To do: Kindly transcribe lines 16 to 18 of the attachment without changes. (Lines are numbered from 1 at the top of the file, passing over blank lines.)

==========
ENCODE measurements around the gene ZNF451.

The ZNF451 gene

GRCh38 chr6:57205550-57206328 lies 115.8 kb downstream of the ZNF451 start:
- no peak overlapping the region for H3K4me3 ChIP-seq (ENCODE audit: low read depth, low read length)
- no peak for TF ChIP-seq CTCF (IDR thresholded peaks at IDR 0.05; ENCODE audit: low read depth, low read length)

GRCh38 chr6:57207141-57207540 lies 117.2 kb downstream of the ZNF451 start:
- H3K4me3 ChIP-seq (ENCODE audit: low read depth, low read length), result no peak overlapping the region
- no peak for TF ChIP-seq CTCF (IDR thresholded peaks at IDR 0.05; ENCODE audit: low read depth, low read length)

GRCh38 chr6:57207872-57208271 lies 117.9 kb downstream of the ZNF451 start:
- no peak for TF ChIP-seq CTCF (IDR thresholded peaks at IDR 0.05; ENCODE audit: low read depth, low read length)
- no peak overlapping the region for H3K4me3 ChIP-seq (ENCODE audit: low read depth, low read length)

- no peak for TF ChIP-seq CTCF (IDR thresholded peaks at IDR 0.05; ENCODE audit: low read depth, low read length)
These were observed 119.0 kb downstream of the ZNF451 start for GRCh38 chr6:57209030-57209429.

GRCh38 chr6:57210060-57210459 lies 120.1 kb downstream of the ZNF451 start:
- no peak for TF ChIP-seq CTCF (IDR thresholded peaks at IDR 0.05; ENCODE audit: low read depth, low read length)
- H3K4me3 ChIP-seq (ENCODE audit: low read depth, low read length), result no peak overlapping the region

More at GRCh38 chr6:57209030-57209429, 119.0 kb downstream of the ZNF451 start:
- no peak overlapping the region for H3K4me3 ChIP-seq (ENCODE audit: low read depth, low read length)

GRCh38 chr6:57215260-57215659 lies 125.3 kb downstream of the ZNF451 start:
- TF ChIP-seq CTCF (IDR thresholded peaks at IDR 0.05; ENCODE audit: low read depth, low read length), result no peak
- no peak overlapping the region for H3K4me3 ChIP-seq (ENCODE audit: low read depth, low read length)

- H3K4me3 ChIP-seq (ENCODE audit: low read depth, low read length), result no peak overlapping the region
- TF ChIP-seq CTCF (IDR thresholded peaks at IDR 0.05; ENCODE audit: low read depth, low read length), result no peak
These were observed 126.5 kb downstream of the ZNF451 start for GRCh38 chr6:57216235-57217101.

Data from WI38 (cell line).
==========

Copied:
- H3K4me3 ChIP-seq (ENCODE audit: low read depth, low read length), result no peak overlapping the region

More at GRCh38 chr6:57209030-57209429, 119.0 kb downstream of the ZNF451 start:
- no peak overlapping the region for H3K4me3 ChIP-seq (ENCODE audit: low read depth, low read length)